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Going Sculptural with Palm Bark

For some time we have been experimenting with palm bark in side and coffee tables. We have been delighted by the results: highly textured, sculptural pieces that demand your attention, both visual and physical. We have always prided our work as work that people want to touch, and these up the ante further. The palm…

Therapy of Curation

There is a form of therapy known as Sandtray, where a person shapes and curates a small sandbox in order to plumb the non-verbal depths of the mind — or simply to play with curious objects. It is a deeply calming and ancient activity. Sand lends itself to shaping and curation due to to it’s…

The Endless Inspiration of Salt Point

  The rocky coast of Salt Point is our favorite place in the world, a constant font of inspiration. The constant madness of the ocean has eroded the rocks into variegated, alien shape. Every time we go there, we see different creatures and patterns and tables and stories in the rocks. This place obviously inspired…

A Rough Beginning Created Our Ethic

Pamela has always been a bit proud that she flunked her concrete class at Pasadena City college but still managed to make a long-lived concrete business. Theoretical slumps, tensile and compression load calculations: concrete can be quite mathematical and difficult. Important for an engineer building a house, of course, but you only need so many equations for…

Choosing a Concrete Leaf

  We’ve experimented with more than a hundred different plants and other organic materials, everything from dandelion weeds to giant rhubarb leaves to bark and lichen. Unfortunately, many of these experiments don’t succeed as well as we would like. This is because it takes a specific thickness and texture to really make a good impression…

An Offer to those Devastated by the North Bay Fires

As Sonoma County residents, the North Bay firestorms of October were terrifying and horrifying. So many lost everything. We would like to offer up to five people who lost homes and especially loved ones a free 12″ Pliny or 12″ Square side table of a style of your choosing. We can do impressions of names…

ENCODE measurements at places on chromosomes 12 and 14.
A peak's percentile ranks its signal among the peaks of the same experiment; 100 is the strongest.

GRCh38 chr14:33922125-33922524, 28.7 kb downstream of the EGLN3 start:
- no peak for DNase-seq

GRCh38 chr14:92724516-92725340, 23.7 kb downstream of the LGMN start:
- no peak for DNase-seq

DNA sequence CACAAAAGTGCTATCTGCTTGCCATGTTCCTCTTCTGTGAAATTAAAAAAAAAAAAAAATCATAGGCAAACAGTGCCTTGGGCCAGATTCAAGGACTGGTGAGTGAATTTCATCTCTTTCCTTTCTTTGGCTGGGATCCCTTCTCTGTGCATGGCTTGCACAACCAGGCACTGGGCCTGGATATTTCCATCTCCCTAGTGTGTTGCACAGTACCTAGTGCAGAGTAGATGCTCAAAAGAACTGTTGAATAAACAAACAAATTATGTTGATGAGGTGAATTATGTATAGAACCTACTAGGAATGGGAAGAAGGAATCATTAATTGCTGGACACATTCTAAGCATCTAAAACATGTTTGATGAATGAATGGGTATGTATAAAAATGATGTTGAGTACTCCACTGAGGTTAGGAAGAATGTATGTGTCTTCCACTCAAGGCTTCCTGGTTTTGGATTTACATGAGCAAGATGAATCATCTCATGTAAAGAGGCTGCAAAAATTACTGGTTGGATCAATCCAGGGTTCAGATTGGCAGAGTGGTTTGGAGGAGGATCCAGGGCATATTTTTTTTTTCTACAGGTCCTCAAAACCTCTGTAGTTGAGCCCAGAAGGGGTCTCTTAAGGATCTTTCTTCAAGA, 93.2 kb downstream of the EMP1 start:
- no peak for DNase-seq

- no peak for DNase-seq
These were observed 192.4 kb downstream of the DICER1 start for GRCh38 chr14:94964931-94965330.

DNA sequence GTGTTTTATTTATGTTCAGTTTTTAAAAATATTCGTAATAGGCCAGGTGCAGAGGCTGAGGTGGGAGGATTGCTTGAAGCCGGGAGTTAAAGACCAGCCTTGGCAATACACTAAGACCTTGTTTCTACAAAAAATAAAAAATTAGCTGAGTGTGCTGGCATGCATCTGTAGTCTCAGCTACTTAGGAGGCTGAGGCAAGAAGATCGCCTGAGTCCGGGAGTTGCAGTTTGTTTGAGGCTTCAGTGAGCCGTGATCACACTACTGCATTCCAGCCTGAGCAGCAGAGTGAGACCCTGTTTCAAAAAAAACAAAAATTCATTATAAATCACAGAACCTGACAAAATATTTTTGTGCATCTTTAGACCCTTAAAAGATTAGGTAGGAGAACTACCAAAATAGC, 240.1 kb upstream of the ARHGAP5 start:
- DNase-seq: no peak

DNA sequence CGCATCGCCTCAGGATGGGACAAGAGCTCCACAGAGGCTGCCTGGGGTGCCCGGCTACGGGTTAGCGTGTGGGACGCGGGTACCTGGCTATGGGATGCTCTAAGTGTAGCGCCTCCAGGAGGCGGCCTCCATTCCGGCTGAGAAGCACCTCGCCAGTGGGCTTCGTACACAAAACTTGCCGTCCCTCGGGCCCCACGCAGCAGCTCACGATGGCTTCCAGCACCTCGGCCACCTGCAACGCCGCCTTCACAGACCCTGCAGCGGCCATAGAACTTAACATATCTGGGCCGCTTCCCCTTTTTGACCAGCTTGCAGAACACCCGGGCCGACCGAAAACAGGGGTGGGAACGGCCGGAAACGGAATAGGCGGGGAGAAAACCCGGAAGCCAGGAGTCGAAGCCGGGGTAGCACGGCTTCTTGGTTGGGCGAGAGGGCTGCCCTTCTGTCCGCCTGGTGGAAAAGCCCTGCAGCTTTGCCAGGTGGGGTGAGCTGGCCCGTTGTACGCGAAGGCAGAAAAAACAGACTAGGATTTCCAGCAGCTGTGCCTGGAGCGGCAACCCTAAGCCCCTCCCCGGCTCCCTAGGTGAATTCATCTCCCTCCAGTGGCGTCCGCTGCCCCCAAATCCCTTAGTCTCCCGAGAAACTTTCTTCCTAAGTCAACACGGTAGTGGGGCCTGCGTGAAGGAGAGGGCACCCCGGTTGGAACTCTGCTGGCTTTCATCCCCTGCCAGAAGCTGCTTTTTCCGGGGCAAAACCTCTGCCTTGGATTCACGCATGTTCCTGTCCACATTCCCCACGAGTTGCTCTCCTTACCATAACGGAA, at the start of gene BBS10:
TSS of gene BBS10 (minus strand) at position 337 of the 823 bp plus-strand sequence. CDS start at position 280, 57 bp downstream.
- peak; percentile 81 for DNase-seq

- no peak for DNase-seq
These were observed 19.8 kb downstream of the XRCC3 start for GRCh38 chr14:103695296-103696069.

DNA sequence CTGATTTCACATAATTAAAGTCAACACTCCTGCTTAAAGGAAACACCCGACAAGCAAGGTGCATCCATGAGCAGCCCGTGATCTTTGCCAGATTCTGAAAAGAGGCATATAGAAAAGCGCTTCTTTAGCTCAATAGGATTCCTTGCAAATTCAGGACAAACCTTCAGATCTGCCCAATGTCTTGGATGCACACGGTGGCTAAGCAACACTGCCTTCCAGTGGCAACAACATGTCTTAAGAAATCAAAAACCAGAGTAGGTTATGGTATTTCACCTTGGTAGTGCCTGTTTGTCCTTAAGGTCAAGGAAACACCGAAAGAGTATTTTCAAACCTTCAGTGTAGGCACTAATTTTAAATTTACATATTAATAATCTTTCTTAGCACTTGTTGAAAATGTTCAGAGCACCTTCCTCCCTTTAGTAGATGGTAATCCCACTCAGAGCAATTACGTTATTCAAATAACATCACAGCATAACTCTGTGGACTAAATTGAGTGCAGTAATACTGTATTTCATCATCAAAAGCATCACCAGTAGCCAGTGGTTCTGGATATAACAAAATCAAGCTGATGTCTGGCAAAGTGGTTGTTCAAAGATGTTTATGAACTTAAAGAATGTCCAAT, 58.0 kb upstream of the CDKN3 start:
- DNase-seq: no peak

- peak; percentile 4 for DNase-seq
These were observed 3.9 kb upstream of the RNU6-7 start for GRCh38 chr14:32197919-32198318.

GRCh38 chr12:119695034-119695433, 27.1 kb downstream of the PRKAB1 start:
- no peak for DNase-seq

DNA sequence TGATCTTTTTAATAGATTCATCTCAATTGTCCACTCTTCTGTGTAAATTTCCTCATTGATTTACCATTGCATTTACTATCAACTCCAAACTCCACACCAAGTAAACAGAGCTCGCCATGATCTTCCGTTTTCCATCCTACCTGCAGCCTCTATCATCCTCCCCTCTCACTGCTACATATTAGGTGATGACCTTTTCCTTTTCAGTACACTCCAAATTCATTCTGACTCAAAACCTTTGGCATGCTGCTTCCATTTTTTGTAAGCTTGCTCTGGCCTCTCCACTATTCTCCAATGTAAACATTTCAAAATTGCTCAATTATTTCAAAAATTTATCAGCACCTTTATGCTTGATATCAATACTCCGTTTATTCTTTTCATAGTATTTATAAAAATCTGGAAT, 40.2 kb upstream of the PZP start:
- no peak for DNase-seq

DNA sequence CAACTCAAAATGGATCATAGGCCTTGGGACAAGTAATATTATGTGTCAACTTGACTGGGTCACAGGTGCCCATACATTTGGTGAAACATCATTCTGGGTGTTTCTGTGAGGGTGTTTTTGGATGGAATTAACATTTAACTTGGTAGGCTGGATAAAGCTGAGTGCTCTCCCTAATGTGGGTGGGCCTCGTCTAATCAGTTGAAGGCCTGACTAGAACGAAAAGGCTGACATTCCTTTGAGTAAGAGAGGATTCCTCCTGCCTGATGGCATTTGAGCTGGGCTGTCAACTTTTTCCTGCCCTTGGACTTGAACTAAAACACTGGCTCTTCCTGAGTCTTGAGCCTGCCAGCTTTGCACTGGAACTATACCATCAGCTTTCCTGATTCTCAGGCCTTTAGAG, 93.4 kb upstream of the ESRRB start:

A New Look: Dots and Lines

As much as we love leaves and natural elements, it’s fun to experiment with new looks, too. Dots and lines, simple concepts but with lots of possibilities, are a new muse. Irregular lines can reminisce of marble or height maps or erosion. Dots less easily map on to the natural world, but when unevenly patterned, they…

Our Favorite Happy Accidents

Most creativity is accidental, if not all of it. The artist often sits before their canvas with a plan, only to discover things come out much differently than they expected. Musicians can find themselves bored with their playing until they make a mistake, hit the wrong note, and suddenly everything is fresh, and they can find…

15 Reasons Why Concrete Furniture is Awesome

When people hear “concrete furniture,” they often think it’s going to be extremely heavy, ugly stuff only fit to sit in parks and bus stops. But most people are now realizing modern concrete furniture can be just as elegant, nearly as light, and far more durable than other furniture materials. But do you know every…

Memory Benches & Other Wordy Options

We now offer memory benches or other impressions of words on any of our pieces. They work particularly well on square or rectangular pieces like our Skye bench, Square End Tables, or Sophie chairs, though words may flow across the curved contours of our Pliny tables as well. The letters can be filled or unfilled and…

The Inspiration of Messiness

As smooth as our tables come out, working with concrete (or any furniture) means some messiness, even with even the cleanest and greenest of methods. Fortunately, messiness can be inspirational at the right moments, and not so different than art. Sunsets and season changes transform a mess in different ways, as in the first two photos below, which are similar…

Concrete Agave Leaves

Recently an old Agave plant began to flower at The Gardener, who we’ve worked with for almost twenty years. Like many plants, Agave dies when it flowers, so we have begun to preserve the leaves as concrete forms before they rot away. We’ll cast various stages of decomposition as the Agave completely dies away, letting…